Suffolk Golf Union
Twenty-nine year old Aaron Bowen, the two-handicap greenkeeper at Ipswich Golf Club, was one of 180 greenkeepers from all over the world to join the agronomy team at Sawgrass for the Players Championship on the PGA Tour won by Rory McIlroy.
He was allocated the task of hand-mowing the approaches to the greens on the first nine holes on the Stadium course. He kept this role throughout his stay. He recalls: “They had to be perfect and sometimes we were working after dark with lamps. It was generally a very long day with as little as three hours sleep. “We woke at 3 am to be at the course for morning assignments an hour later. Preparations would take four to five hours. We had five hours to watch the golf. This included spectators wanting to know how we all got the course to look so good and wanting their pictures taken with us.
“We were back for lunch at 3pm returning to carry out our evening assignments from 5pm. We worked until 10.30pm most nights before minimal sleep in the hotel for 10 days straight. That's the level of dedication needed to host one of the biggest golf tournaments in the world, but it's also the part that the TV doesn't show you!”
Bowen made a such a good impression that he was one of 17 visiting greenkeepers to be given one of the flags used during the event. He brought home the flag from hole 15 which he plans to have framed. He has been invited back to the United States next year with a choice of another visit to Sawgrass or working at The Waste Management Phoenix Open at Scottsdale in January. He has yet to decide which of these course he will help keep in pristine condition.
He enjoyed an extensive chat with Fanny Sunesson, the former caddy to Nick Faldo between 1990 and 1999. She is now a coach and television commentator although she returned to caddy for Adam Scott in the Open at Carnoustie last year. “She was deeply interested in the agronomy and greenkeeping aspect of how the course was going to be set up,” he said.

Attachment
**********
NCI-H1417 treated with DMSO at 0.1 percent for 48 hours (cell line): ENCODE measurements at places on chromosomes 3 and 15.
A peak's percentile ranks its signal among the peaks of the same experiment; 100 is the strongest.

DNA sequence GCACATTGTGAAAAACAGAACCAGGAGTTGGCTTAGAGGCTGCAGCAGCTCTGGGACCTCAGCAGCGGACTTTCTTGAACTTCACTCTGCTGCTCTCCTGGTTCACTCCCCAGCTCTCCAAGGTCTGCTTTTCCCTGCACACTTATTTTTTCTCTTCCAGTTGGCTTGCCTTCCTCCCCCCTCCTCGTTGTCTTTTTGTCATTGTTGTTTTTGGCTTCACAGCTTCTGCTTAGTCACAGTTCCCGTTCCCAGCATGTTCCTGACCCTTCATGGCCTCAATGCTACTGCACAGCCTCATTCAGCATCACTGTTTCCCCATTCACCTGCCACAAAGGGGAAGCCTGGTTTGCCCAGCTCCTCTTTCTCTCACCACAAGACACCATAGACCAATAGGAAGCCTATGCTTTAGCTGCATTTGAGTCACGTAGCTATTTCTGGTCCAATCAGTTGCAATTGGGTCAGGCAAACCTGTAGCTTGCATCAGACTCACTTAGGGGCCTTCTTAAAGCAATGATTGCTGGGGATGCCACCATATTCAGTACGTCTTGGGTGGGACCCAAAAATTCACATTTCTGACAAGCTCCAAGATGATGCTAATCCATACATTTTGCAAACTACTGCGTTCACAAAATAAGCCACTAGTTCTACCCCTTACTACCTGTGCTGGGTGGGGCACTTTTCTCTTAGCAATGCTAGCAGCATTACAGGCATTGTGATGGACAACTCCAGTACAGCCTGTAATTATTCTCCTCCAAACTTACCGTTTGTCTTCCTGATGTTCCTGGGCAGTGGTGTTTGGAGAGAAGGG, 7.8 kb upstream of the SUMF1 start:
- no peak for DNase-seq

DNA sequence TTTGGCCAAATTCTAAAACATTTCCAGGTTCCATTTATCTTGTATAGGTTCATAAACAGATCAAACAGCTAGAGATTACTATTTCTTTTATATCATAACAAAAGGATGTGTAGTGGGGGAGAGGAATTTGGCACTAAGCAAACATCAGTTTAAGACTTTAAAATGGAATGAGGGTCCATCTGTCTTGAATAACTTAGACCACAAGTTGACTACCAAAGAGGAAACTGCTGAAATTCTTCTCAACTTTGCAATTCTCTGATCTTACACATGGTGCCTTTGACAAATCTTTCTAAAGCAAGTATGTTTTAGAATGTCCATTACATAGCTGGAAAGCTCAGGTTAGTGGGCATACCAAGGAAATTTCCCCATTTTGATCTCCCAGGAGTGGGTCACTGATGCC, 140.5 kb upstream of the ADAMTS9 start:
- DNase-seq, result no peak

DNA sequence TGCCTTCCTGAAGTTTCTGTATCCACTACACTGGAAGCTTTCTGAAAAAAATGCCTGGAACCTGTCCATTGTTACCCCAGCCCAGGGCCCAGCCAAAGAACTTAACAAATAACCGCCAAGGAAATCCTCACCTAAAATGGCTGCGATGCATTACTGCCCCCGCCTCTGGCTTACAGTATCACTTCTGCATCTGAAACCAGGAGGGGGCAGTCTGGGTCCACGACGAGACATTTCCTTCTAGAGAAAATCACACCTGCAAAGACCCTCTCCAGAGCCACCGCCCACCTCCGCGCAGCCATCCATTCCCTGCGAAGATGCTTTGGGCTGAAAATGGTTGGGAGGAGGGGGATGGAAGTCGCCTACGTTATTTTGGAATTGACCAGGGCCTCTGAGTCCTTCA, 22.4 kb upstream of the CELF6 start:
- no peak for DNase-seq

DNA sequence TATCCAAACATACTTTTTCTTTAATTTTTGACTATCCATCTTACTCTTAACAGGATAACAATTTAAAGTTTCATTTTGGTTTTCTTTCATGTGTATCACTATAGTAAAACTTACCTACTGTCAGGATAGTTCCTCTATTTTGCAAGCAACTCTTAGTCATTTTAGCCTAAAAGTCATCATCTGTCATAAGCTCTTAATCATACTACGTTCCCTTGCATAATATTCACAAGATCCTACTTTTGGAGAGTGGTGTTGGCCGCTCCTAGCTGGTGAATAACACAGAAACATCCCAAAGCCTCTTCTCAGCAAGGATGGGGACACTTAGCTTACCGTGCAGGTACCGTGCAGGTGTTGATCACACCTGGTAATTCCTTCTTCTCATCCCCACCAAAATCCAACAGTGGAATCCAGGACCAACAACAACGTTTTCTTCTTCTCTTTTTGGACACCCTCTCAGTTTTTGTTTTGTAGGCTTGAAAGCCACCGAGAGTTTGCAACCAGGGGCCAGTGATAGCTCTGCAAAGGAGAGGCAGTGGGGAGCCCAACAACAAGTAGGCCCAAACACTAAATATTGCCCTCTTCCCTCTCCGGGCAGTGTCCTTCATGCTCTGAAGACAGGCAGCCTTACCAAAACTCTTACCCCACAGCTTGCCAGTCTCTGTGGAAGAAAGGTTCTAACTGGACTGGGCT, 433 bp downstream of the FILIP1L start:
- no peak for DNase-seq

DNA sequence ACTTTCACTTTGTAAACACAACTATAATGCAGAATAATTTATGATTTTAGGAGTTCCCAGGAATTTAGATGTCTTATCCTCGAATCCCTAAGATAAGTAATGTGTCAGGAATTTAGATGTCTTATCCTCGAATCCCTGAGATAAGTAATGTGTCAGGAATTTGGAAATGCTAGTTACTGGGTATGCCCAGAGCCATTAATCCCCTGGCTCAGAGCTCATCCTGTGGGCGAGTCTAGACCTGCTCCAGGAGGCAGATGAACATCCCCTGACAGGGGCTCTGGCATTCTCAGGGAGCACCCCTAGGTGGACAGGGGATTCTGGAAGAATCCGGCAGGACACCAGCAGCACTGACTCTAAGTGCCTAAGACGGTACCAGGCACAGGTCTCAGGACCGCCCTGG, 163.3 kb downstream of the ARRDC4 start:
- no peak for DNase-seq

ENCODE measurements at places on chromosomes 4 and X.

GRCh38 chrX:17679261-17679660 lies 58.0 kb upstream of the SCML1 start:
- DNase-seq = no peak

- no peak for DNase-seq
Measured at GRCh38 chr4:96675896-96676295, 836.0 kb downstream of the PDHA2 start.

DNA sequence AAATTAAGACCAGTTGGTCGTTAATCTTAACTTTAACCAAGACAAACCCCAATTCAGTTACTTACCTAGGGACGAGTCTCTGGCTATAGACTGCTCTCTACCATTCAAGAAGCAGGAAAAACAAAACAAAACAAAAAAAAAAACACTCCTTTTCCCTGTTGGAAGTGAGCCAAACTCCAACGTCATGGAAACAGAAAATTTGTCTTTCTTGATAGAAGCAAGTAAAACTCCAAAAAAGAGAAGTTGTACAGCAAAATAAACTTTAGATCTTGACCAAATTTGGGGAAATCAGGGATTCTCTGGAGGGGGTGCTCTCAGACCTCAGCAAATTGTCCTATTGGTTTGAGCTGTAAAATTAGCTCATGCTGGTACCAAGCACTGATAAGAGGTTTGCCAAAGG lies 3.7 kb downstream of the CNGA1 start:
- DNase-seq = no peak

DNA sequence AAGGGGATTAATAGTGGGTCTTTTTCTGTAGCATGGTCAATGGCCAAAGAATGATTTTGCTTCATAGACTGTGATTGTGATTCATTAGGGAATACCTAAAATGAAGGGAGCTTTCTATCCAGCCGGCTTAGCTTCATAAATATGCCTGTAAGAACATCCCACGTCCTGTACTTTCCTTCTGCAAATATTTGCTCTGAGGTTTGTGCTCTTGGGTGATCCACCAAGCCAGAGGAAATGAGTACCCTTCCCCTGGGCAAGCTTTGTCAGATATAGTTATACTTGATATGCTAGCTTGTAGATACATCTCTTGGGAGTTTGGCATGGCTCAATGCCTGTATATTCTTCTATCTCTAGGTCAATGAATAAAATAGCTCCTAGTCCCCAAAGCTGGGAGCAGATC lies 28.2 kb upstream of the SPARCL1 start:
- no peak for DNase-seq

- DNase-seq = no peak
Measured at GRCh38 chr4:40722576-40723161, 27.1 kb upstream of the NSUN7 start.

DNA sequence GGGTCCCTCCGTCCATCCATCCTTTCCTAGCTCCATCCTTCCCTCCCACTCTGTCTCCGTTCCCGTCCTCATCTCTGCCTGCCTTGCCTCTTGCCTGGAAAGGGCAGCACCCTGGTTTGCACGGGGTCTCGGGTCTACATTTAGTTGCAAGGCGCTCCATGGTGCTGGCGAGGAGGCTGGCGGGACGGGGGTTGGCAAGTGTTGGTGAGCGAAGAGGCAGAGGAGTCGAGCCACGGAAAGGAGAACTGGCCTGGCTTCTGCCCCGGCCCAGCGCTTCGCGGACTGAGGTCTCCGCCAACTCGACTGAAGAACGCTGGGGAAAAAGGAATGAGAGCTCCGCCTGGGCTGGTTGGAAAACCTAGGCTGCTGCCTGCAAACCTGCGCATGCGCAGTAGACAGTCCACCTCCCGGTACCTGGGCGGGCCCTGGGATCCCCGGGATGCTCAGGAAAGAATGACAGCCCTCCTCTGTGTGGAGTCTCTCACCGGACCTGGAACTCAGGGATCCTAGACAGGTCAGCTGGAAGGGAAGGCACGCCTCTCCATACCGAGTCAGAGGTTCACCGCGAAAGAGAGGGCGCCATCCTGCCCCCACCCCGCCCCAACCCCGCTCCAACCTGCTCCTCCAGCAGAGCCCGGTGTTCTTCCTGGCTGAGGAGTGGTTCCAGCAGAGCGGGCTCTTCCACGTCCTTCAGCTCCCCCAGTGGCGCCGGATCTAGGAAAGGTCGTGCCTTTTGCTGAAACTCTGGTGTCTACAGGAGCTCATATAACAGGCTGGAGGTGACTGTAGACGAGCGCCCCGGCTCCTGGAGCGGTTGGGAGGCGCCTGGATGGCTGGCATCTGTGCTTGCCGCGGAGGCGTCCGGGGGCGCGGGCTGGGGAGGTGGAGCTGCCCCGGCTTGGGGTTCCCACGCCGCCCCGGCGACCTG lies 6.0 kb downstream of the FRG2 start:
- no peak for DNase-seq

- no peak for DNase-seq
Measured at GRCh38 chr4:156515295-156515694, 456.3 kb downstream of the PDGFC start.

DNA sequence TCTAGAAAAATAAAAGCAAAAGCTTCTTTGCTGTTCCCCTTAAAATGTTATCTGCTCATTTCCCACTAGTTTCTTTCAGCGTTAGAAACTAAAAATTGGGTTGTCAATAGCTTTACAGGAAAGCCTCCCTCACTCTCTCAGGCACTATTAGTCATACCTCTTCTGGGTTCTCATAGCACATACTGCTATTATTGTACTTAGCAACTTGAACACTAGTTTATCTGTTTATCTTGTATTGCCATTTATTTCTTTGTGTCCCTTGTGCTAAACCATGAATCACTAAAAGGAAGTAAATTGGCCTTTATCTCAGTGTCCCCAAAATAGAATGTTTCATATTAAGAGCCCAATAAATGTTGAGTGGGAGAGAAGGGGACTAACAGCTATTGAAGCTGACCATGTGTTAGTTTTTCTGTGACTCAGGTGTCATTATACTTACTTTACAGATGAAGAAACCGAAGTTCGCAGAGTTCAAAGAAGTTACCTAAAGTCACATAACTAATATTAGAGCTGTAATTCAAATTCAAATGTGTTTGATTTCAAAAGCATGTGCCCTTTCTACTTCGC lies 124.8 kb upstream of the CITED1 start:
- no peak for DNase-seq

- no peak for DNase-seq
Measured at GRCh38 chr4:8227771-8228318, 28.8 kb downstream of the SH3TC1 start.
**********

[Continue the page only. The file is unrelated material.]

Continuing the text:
He also discussed course conditions with Henrik Stenson’s caddy.
On the Monday he walked a few holes down the fairway with Jason Day and had a brief hello with Tiger Woods. This was a dream come true as a life-long Tiger fan.
Bowen arrived in the United States on the Saturday with Ipswich Golf Club paying for his flight from Gatwick to Jacksonville to give him the opportunity to widen his experience and put both Ipswich Golf Club and Suffolk on the world stage. He has been invited to help Lytham St Annes prepare for the Staysure PGA Senior Open, run by the Royal and Ancient, between July 25 and 28.
Ipswich course manager Graham Brumpton said: “Aaron has a passion for progress and is very ambitious.” In September he will enrol on a FdSc Sports Turf Management course with the intention of continuing his studies to degree level. He will be giving an address to the Ipswich Golf Club directors and staff in the next few weeks. He is encouraged by his club who host the England Women’s Open Amateur Strokeplay Championship between August 20 and 22.
Bowen started his golf at Fynn Valley and was involved in Suffolk junior coaching up to the age of 18. He played in the Hambro Cup and Stenson Shield. He explained: “Due to work and further education commitments I decided to take a back seat from competitive golf. Helping maintain a course for such a large membership gives me more pleasure. I guess it's a pride thing!”
At Sawgrass the 180 visiting greenkeepers were invited to hit a tee shot to the iconic 137-yard island green on the 17th hole. Aaron put his nine-iron to within six feet and was one of only 20 to avoid the water.